WASHINGTON -- After telling horror stories about how thei children were abused and killed by unlicensed day-care providers, a group of angry and impatient mothers implored Congress to put a child-care bill on President Bush's desk before adjourning.
"How many children will have to die before something is done to BTC protect them?" asked a frustrated Mary Anne Moore of Myrtle Beach, S.C.
Two years ago, Moore's 5-month-old son died after he was violently shaken by his day-care provider. He was in a coma for two months, she said. The baby sitter faces a manslaughter trial next week.
"I am outraged over the delays in the child-care bill," said Anna Gladmon, a Silver Spring, Md., mother whose year-old daughter suffered life-threatening injuries while in the care of an unlicensed baby sitter. "Congress continues to neglect the needs of children and families while devoting their time and resources to those with strong voices and strong financial backing."
Moore suggested that if children could vote, Congress might sit up and take notice.
Mothers from Maryland, South Carolina, North Carolina, California, Minnesota and Texas said at a news conference yesterday they were forced to choose unlicensed providers because of a shortage of quality facilities. And those that were available were out of their price range, costing about $5,200 a year, they said.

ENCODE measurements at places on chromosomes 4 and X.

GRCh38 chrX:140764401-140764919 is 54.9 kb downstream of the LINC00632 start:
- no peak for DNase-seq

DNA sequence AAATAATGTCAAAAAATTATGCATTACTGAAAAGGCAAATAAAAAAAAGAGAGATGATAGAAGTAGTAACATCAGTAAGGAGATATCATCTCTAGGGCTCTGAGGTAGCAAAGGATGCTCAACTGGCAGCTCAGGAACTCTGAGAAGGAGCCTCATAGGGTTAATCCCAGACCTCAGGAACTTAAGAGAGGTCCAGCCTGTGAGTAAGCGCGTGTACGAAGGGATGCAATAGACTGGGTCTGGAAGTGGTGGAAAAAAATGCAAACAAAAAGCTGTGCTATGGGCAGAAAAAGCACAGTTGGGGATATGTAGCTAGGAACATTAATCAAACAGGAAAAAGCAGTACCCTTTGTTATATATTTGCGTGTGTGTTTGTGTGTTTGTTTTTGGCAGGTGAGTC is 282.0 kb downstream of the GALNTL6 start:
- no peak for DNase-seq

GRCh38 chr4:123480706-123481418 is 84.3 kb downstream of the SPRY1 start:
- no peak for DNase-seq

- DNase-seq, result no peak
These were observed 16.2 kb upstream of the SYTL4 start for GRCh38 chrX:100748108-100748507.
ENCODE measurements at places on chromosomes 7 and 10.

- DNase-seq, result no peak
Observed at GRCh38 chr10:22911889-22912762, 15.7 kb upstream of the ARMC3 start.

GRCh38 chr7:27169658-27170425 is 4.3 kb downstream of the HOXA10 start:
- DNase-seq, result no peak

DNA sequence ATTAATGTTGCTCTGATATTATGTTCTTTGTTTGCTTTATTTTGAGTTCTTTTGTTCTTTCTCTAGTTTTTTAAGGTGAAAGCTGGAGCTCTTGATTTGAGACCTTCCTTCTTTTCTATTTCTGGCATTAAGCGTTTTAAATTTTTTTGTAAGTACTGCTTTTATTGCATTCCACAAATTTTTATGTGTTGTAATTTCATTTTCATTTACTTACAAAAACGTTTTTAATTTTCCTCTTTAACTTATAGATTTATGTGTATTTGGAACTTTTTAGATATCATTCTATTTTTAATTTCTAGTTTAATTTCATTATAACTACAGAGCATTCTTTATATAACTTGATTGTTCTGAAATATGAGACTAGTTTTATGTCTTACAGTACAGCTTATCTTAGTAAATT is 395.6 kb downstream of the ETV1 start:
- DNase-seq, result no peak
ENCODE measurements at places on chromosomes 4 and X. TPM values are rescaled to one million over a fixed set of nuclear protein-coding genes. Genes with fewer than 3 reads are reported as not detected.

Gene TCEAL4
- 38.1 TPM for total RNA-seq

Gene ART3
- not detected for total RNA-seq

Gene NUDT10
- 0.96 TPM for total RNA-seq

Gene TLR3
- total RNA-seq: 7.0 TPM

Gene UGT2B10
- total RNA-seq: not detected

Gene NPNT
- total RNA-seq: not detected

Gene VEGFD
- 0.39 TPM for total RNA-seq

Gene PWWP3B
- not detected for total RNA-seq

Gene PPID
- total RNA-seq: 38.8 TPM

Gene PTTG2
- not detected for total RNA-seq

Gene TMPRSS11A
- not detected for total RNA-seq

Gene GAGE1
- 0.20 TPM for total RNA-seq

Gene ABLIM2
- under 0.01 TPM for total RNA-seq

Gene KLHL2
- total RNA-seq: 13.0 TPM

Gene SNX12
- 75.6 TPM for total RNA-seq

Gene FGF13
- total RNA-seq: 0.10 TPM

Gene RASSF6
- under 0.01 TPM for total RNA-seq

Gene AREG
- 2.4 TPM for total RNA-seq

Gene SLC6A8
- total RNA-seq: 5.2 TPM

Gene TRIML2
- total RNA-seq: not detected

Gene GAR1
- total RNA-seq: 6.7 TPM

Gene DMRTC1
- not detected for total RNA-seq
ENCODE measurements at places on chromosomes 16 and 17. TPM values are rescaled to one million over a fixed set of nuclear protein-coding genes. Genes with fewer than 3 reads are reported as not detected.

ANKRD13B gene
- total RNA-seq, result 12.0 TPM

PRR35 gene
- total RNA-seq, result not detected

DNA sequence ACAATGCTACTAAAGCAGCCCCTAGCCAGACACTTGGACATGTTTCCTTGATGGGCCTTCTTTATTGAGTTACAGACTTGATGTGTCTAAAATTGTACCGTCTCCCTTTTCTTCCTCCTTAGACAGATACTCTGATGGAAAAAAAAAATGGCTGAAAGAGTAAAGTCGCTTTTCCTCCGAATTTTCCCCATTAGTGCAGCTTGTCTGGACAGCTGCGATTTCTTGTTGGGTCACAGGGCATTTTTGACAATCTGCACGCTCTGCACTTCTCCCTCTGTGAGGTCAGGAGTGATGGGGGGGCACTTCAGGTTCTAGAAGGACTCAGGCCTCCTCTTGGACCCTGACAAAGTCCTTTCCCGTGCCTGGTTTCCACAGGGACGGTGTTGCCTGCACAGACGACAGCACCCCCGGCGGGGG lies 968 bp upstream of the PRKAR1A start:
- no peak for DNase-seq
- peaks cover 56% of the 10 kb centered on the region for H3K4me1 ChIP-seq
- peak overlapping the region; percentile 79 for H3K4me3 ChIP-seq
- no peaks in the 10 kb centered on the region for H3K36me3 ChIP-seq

Responding to criticism that they should stay home and take care of their children, the mothers retorted that if they had their druthers they would do just that. But they said they were forced to work to maintain a decent standard of living for their families.
Comprehensive child-care legislation, first introduced in 1987, has been passed by both the Senate and House. A conference committee has been struggling for months to resolve the differences. Complicating the picture is a Bush threat to veto the legislation.
The legislation would provide grants to states to help parents pay for care and to improve the quality and supply of child-care services. Tax credits would be provided for low-income working families with children.